The online world has become nothing short of a literal landmine nowadays. With almost every website or application asking for a myriad of permissions, cookies, and all sorts of details, its hard to keep track of what’s going where. Users have to either simply fork information over, unaware of what ramifications that might pose, or become hypervigilant to the point of paranoia. No one wants to spend half an hour poring over the terms and agreements for a fun game they got off of the App Store. Now, this is where Track and Transparency kick in.
The new feature essentially compiles information that your Apple devices are handing over to developers and complies it into 3 groups: data used to track you, linked to you, and not linked to you. Fairly self-explanatory in terms of sensitivity, but let’s discuss them for the sake of clarity. Data used to track you, the most threating of the three, can extract information linked to your device and can include contact information as well as physical locations. Data linked to you pertains to all methods of personal identification such as email IDs, browser history, and whatnot. Data not linked to you, the “safest” of shared data, simply pertains to minor tidbits of user exchange that cannot cause any harm.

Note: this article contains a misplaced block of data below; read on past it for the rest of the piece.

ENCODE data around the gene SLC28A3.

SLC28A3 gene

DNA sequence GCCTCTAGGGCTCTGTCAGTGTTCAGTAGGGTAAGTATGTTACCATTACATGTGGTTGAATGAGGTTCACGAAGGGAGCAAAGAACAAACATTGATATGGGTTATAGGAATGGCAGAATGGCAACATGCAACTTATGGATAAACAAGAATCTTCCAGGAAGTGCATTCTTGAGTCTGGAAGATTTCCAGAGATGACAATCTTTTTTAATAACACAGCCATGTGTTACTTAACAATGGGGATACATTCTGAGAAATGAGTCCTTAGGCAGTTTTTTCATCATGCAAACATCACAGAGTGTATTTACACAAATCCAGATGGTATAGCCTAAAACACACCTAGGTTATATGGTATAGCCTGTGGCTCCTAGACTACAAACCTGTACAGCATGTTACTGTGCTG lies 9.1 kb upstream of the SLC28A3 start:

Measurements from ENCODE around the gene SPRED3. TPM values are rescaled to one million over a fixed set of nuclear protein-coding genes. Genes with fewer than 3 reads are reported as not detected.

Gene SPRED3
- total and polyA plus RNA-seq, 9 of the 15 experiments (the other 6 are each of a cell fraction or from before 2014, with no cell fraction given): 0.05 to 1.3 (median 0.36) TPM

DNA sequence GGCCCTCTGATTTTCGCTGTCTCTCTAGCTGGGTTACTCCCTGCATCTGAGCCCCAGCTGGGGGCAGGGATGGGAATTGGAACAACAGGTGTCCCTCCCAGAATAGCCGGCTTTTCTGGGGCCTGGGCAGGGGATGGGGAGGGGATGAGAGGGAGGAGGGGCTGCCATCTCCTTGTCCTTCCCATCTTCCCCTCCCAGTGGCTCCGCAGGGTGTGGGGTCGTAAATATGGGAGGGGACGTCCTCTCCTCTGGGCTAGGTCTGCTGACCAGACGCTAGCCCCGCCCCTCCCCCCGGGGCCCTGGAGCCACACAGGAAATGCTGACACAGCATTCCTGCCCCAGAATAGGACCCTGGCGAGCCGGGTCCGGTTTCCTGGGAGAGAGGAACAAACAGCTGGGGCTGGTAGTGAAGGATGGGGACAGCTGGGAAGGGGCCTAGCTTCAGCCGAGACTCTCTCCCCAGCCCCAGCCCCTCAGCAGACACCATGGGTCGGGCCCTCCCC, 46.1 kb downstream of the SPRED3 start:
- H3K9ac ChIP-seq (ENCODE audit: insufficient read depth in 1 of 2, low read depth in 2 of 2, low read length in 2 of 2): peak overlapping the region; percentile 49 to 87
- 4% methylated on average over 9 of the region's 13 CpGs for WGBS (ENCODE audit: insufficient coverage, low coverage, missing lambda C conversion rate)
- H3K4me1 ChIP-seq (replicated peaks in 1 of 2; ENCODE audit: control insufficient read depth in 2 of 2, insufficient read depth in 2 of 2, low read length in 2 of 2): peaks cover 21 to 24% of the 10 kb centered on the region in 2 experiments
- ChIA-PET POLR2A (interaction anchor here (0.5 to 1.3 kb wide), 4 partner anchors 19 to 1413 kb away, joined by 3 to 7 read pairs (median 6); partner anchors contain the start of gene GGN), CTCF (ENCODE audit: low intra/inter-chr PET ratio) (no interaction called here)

Tracking and Transparency further allows you to block such applications on your devices, thereby protecting your identity online. Further planned updates will also give the user prompts to facilitate data collection to enable targeted advertisements on apps and platforms. Users will be given the option to either share information, or opt out entirely. The latter update was originally planned for the iOS 14, but has currently been postponed as Apple gives third party developers time to work out new avenues for advertising. Companies such as Facebook have rallied against these features, claiming that such restrictions can cripple independent app designers. Apple has responded to this outcry with firm resolution, stating that users need to be clearly informed about how their information is used.
This latest feature, most probably Apple’s last highlight for 2020, will be featured on the App Store in the form of a tab. All developers with apps on the store will have to comply with the latest feature by clearly spreading out all the information they obtain and how. While the complete effectivity of such tactics has yet to be seen, it does feel like a solid step in the right direction.
This post was written by Arooj Ahmed and was first posted to Digital Information World
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